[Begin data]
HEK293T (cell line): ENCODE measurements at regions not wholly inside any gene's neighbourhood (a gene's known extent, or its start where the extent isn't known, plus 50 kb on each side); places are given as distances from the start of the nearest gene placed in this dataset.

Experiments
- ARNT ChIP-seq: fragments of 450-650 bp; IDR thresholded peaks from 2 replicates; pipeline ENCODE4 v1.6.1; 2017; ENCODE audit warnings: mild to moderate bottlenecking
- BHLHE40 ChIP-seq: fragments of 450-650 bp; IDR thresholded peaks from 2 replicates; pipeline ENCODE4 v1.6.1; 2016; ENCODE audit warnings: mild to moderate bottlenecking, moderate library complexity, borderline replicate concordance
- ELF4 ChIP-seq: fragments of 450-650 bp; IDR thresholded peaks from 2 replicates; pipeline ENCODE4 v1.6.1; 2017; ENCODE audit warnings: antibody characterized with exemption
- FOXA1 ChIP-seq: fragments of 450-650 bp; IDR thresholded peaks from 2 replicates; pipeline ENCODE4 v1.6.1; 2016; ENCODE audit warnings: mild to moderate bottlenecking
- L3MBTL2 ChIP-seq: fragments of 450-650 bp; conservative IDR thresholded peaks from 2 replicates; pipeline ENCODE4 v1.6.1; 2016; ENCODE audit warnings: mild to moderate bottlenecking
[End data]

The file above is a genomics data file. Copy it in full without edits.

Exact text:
HEK293T (cell line): ENCODE measurements at regions not wholly inside any gene's neighbourhood (a gene's known extent, or its start where the extent isn't known, plus 50 kb on each side); places are given as distances from the start of the nearest gene placed in this dataset.

Experiments
- ARNT ChIP-seq: fragments of 450-650 bp; IDR thresholded peaks from 2 replicates; pipeline ENCODE4 v1.6.1; 2017; ENCODE audit warnings: mild to moderate bottlenecking
- BHLHE40 ChIP-seq: fragments of 450-650 bp; IDR thresholded peaks from 2 replicates; pipeline ENCODE4 v1.6.1; 2016; ENCODE audit warnings: mild to moderate bottlenecking, moderate library complexity, borderline replicate concordance
- ELF4 ChIP-seq: fragments of 450-650 bp; IDR thresholded peaks from 2 replicates; pipeline ENCODE4 v1.6.1; 2017; ENCODE audit warnings: antibody characterized with exemption
- FOXA1 ChIP-seq: fragments of 450-650 bp; IDR thresholded peaks from 2 replicates; pipeline ENCODE4 v1.6.1; 2016; ENCODE audit warnings: mild to moderate bottlenecking
- L3MBTL2 ChIP-seq: fragments of 450-650 bp; conservative IDR thresholded peaks from 2 replicates; pipeline ENCODE4 v1.6.1; 2016; ENCODE audit warnings: mild to moderate bottlenecking